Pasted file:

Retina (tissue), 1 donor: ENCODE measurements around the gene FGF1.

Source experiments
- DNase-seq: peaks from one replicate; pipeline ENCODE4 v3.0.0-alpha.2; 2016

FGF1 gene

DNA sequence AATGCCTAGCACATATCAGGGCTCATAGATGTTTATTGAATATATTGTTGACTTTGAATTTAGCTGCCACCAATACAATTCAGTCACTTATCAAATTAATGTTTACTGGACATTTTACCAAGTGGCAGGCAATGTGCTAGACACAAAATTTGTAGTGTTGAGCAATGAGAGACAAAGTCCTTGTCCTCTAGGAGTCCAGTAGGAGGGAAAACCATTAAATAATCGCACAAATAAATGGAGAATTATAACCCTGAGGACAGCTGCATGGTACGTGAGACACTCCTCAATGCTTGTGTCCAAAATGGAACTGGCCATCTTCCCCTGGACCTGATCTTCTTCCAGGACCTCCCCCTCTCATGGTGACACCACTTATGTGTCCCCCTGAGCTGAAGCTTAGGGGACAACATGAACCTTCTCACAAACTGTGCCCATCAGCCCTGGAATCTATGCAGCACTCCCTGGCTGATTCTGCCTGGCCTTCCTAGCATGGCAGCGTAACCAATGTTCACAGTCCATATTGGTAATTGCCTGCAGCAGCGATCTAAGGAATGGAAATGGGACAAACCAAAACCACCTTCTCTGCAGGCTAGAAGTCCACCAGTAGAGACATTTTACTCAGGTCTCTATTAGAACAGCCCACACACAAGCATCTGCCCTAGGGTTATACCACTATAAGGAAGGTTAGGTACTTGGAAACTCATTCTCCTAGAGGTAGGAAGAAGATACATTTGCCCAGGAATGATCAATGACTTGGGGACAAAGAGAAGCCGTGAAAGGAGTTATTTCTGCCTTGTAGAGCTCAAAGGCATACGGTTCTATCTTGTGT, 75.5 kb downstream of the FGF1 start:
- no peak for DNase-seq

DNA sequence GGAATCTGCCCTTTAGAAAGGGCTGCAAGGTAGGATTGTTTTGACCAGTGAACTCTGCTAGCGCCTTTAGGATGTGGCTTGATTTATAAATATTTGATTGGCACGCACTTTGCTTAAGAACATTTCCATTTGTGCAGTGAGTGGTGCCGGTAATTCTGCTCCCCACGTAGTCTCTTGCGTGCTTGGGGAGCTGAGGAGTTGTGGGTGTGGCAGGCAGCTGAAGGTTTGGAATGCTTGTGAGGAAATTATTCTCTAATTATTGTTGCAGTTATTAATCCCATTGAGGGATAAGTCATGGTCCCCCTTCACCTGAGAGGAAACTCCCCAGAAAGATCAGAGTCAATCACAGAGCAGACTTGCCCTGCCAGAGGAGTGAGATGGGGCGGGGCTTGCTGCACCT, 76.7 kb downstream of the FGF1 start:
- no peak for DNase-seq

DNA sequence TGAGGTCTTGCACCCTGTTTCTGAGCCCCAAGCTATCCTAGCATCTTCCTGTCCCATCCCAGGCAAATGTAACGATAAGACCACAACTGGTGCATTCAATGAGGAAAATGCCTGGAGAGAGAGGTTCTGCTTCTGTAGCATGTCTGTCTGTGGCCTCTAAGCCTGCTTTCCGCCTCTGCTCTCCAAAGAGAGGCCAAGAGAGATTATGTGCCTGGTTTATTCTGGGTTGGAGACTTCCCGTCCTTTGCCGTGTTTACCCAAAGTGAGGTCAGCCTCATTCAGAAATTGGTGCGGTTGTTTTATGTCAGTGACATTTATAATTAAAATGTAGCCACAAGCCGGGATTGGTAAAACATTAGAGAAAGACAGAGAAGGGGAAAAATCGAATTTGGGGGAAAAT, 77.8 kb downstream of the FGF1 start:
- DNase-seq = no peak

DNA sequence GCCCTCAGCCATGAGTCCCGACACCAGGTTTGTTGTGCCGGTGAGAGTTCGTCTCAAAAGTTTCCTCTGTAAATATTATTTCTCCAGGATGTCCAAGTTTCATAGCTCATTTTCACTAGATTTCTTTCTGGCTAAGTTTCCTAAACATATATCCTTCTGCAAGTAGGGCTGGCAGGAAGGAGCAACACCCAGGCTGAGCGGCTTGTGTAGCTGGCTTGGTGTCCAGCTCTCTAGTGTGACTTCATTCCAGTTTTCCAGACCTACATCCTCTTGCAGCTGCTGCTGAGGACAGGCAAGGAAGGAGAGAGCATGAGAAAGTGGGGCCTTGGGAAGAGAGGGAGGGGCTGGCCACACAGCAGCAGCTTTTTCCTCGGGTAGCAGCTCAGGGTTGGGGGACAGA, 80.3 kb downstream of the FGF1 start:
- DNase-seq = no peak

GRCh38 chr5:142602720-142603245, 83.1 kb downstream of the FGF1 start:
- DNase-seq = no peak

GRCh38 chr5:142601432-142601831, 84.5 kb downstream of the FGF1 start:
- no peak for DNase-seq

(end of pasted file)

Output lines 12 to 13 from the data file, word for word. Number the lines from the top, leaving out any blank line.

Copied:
- DNase-seq = no peak

GRCh38 chr5:142602720-142603245, 83.1 kb downstream of the FGF1 start: